"And no one will keep that light from shining"

Menschenrechte "And no one will keep that light from shining". Civil Religion after September 11 in Speeches of George W. Bush
Nicole Janz
LIT-Verlag, Berlin-London, 2010.

The background of this book is the common perception that the former American President, George W. Bush, a born-again Christian, used overly religious language. This book shows through a detailed analysis of Bush’s speeches that this is a misinterpretation. His references to God and the idea that America must fulfil the work of God on earth were not signs of his personal evangelical belief system. Rather, they can be explained through American civil religion. This concept, introduced by sociologist Robert Bellah in 1967, explains the existence of a public religious dimension in the political sphere of the U.S. It is expressed through presidential speeches, which reflect a set of beliefs and myths about America that include references to God and divine symbols; but such references must be seen independently from religion.

The main findings are: (1) Bush used the rhetoric of civil religion exactly in the way Bellah has described the concept. Evangelical references, however, were extremely seldom. (2) In that, Bush followed his predecessors who have used similar rhetoric - independently from their own religions. (3) Bush used civil religion to console and unite the Americans after 9/11.

Reviews and Comments

“Janz's study is a marvel. It evidences that George W. Bush's use of religiously symbolic words simply upholds an American tradition going back 200 years to its first president George Washington. Scholars dryly call it American civil religion. But it is much more – it is an expression of American cultural optimism and a belief that there is a great big beautiful tomorrow, which the US can be part of, in fact lead. And what better way for Bush or any US president to express such feelings than by using the forward-looking and uplifting language of religion. As Janz brilliantly analyzed, the only difference is that the world noticed, and reacted, when Bush used such expressive traditional language. That is the real surprise.”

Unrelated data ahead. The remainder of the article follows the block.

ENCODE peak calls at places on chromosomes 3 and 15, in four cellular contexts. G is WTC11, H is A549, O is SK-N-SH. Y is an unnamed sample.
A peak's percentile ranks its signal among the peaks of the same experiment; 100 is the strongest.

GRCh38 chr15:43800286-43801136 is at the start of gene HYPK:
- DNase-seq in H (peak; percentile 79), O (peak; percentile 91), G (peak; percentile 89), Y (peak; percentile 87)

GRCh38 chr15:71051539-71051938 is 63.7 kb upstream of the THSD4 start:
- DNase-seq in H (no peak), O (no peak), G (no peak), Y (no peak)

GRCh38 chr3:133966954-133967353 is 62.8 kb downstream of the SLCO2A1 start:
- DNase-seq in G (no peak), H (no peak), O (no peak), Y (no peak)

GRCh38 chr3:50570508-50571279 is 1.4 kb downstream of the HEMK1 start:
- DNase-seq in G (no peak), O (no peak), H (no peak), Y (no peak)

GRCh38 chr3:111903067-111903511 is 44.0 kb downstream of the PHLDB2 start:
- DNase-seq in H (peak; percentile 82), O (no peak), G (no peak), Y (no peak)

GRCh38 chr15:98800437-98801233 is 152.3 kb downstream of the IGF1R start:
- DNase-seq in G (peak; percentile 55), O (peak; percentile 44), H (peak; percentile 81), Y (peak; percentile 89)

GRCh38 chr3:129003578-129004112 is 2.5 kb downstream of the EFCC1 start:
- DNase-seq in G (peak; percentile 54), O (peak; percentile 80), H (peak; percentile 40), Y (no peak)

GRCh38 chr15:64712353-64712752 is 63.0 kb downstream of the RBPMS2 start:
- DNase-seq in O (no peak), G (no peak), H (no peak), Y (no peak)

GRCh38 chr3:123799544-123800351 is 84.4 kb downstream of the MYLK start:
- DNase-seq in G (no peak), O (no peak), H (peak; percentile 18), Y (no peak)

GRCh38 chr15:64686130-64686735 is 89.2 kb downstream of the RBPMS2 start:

JENIK RADON, Columbia University

“This superb study provides an essential contribution to the understanding of the role of Civil Religion in American national identity. The fact that George W. Bush’s rhetoric does not show significant evangelical or Christian references is a surprising result that contradicts the dominant discourse in Europe about the former U.S. president.“
THOMAS RISSE, Freie Universität Berlin

"Janz has a carefully and clearly stated thesis and employs sound methodology. She builds meticulously on the work of others and explains the “why” of Bellah and not just the “what.” In so doing, Janz gives the reader a clear summary of civil religion’s basic prin- ciples, which is followed by a convincing argument for American civil religion as it relates specifically to George W. Bush’s post-9/ 11 rhetoric and the media’s misrepresentation of Bush as an overly religious president based upon his use of civil religion language. (...) [T]he work is a valuable contribution to the historiography of George W. Bush’s civil religion. Future scholars will be in Janz’s debt."
ROBERT D. LINDER, in: Journal of Church and State: 55 (1): 166-168. First published online: January 27, 2013. [pdf]

"Janz’s effort is likely to reinvigorate and expand discursive studies dedicated to understanding contemporary instantiations of American civil religion. That she has been able to refocus and reframe international attention on such an important and unique American phenomenon is all the better."
STEVEN R. GOLDZWIG, in: Rhetoric & Public Affairs: Summer 2012 (Vol 15, Issue 2, pg. 369-372). [pdf]

"Good social science is often about the critical assessment of widely-held assumptions, subjecting the them to systematic inquiry. (...) In her significant study 'And no one will keep that light from shining', Nicole Janz challenges the conventional wisdom that George W. Bush's use of religious references in presidential discourse was out of the ordinary."
JOHANNES THIMM, in: Security and Peace 2/2011: 130-131. [pdf]

"Janz performs a great service by drawing greater attention to the notion of American civil religion."
JILLINDA WEAVER, in: Cambridge Review of International Affairs 3/2011: 703-705. [pdf]

"Janz demonstrates how Bush’s language on God, mission, freedom, sacrifice and rebirth in the aftermath of 11 September mirrored past president’s usages of American civil religion, and she illustrates how Bush tapped into these same ideas to make his case for the war on terror."
CHRISTINA LITTLEFIELD, in: Review of Religious Research 2011 (53:1) p.249–256. [pdf]

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